IBM is finally out of the PC business. Though that may have come as no surprise to those who understood that this particular sector was hardly the computer giant's main source of income, what has made headlines is the buyer: China's biggest PC maker, Lenovo. Big Red, as Lenovo is now known thanks to its purchase of Big Blue's PC arm, snapped up the business for $1.75 billion, in what is by far the biggest and boldest overseas acquisition to date by a Chinese corporation. IBM stands to gain too: Big Blue will take an 18.9 percent stake in the new Lenovo for at least three years, which will help the U.S. firm gain access to China's booming tech market. NEWSWEEK's Melinda Liu sat down with Lenovo CEO Yang Yuanqing to discuss the challenges ahead--including the company's move to New York. Excerpts:
LIU: You'll be chairman of the new Lenovo, which has now acquired thousands of American employees. How will you bridge the culture gap and make them feel at home working for a Chinese company partly owned by your country's government?
YANG: I aim to tell them Lenovo is not just a Chinese company but a global company. So the headquarters will be in New York and Stephen Ward--an IBM senior vice president--will be CEO. I'll also tell them there are many similarities between our two companies. We pay great attention to our employees. Customers are our priority. At the same time we'll pay more attention to innovation. Of course, because of our different cultural backgrounds, contradictions might arise. How can we resolve them? I once gave three catchphrases to our Chinese workers and now I offer them to our American employees as well: be frank and honest, respect one another, compromise. If we implement these we'll have no problems.
What brand will you take to the world market?
Under the agreement, we can use the IBM logo for five years and the "Think" trademark forever. This is very important to our new company, to help us through the transition period. People who don't know much about our brand can continue to use the IBM brand. At the same time we can build a new brand.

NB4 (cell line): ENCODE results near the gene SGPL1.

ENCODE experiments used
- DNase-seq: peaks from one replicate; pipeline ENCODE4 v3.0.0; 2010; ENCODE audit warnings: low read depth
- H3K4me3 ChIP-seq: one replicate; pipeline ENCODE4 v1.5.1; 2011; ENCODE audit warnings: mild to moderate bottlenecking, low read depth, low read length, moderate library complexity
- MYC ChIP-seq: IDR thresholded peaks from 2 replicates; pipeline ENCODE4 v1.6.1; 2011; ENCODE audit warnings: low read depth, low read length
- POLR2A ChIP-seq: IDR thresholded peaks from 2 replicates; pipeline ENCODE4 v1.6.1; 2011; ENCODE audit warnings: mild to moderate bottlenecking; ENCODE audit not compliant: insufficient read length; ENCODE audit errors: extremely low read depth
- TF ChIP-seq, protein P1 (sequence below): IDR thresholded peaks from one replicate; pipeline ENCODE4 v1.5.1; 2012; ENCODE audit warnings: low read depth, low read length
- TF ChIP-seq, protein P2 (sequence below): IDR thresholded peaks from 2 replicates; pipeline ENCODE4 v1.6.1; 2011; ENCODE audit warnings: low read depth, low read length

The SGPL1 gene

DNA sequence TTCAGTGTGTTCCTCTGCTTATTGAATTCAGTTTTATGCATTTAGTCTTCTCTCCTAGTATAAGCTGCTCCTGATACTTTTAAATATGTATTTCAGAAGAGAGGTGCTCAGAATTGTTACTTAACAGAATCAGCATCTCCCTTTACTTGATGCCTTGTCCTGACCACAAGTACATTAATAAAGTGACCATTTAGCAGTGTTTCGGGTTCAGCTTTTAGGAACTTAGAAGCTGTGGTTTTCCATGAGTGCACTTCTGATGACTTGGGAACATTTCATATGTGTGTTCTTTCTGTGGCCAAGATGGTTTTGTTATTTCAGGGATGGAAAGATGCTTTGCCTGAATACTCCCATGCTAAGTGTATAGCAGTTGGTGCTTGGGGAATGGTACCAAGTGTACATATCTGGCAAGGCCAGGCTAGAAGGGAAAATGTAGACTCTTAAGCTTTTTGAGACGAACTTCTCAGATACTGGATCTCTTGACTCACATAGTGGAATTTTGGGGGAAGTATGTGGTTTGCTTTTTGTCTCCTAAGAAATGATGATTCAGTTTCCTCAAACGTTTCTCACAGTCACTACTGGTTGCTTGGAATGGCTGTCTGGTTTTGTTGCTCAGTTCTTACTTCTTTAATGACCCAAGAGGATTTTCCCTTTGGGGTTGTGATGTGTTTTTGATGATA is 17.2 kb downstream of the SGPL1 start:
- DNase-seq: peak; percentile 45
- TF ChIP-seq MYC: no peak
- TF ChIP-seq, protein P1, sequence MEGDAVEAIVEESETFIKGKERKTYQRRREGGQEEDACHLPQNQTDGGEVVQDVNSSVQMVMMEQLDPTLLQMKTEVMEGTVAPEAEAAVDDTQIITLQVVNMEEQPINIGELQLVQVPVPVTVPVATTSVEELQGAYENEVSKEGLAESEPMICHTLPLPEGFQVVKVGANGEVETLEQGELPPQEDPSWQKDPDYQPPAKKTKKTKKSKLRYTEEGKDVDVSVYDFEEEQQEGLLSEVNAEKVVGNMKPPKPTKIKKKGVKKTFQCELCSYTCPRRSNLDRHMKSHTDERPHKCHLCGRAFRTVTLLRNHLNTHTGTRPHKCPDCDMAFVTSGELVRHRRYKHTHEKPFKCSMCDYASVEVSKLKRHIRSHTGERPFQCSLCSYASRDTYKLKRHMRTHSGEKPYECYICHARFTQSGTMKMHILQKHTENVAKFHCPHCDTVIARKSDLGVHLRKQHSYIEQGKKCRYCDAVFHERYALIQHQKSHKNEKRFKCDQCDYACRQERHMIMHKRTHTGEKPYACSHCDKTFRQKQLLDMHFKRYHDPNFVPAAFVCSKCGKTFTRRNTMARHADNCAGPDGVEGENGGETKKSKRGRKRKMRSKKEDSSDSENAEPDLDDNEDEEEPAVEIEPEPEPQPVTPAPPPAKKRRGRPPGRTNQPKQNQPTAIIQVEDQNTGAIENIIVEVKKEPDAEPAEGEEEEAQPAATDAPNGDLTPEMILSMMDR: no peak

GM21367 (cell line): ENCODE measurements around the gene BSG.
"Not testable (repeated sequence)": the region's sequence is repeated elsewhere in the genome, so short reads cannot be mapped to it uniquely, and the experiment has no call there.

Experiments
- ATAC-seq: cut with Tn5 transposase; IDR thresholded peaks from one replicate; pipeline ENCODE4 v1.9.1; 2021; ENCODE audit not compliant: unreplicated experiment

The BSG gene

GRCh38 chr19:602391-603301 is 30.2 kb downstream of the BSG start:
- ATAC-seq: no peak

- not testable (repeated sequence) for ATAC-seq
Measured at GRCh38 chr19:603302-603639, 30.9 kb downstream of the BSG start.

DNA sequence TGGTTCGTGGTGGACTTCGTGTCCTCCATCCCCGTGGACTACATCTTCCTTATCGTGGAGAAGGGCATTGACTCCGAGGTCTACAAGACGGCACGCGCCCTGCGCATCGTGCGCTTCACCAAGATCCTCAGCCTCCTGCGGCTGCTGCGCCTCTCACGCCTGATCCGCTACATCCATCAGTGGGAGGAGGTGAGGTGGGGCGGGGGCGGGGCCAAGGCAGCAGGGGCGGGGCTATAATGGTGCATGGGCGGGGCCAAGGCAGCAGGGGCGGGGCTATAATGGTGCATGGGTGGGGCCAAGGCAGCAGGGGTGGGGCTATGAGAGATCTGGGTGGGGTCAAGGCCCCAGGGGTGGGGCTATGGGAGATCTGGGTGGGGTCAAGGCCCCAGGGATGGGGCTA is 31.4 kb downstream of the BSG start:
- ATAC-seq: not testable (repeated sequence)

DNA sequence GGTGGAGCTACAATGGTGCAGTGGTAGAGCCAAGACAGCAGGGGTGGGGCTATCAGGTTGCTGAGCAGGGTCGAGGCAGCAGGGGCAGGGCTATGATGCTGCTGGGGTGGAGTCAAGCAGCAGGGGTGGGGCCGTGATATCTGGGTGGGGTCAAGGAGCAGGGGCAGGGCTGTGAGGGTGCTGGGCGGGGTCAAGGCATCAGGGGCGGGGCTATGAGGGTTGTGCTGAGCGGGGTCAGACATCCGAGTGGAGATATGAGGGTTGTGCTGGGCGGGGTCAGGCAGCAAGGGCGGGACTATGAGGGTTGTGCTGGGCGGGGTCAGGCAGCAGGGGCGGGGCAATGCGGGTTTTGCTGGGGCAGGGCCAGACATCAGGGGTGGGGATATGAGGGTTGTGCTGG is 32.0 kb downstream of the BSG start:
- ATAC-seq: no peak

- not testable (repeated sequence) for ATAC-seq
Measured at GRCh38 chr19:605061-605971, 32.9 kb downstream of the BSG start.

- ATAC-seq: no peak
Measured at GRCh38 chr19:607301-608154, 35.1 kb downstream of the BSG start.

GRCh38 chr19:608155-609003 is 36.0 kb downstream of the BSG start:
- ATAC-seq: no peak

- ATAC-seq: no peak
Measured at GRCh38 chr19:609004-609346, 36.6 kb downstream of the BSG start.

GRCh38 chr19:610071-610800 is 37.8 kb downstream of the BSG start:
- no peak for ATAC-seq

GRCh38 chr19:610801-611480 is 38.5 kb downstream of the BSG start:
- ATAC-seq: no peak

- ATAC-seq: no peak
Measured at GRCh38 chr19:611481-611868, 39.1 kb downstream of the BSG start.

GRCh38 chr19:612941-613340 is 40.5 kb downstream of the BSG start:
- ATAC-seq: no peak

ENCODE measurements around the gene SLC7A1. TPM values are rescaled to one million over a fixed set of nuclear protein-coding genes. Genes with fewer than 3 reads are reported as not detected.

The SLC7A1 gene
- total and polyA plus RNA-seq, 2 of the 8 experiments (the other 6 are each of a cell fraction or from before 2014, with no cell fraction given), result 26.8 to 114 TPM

How can you convince IBM customers that Lenovo will maintain quality control and customer service? Let me stress our attention to continuing IBM's customer service and warranty coverage. For a long time in the future Lenovo and IBM will be strategic partners. We're not just buying the brand name.
In China, Lenovo computers are popular in government and education circles. How important to the Chinese PC market is having good connections? Do you count on having many state-owned enterprises and government offices as customers?
Sure, the government is a very important customer of ours. What company doesn't want good relations with its customers? One reason IBM wanted to make a deal with Lenovo is that they wanted to take advantage of Lenovo's good customer relations.
Many ordinary Chinese heralded the IBM purchase as an achievement for the entire country. Did senior government officials congratulate you? Did President Hu Jintao phone to say, "Good job"?
Nobody that high up. But many government officials did call. I can reveal to you that the cooperation between Lenovo and IBM was approved by top government authorities--the premier and a few vice premiers all signed off on it.
Are you a member of the Chinese Communist Party?
Yes I am.
When did you join?
In 1997 or 1998. I was a businessman first and then I joined.
How do you reconcile your business persona and your Communist Party persona? Some people say ideology is dead in China.
Let's not talk politics, OK?
It's awkward for you...
Some people from IBM are Republicans and some are Democrats but nobody asks who's a Republican or Democrat. Lenovo is a market-oriented company. Our priority is to make the company successful. Don't mention politics.
Are you ready for the big move to New York?
I don't know if I'll like staying there or not. But I'll try my best to get used to life in the United States.
What do you like or dislike most about being in the United States?
What I like most is being with Americans. But I'm still trying to get used to American food.
Why should this deal succeed when so many acquisitions in the computer industry have failed? Both IBM and Lenovo are losing market share; Lenovo has had the third-worst-performing stock on Hong Kong's Hang Seng Index.
I want you to pass a message to [Dell chairman] Michael Dell. He's the one who's been saying there's never been a successful computer-industry acquisition. Tell him Dell was successful because, on the one hand, it had a good business model and high productivity. On the other hand, it rose up when other giants were sleeping. So I hope Dell won't make the same mistake. Now you're faced with a strong and competitive rival--a rival that will have not only the same level of productivity as youbut much more innovation and a high-quality brand.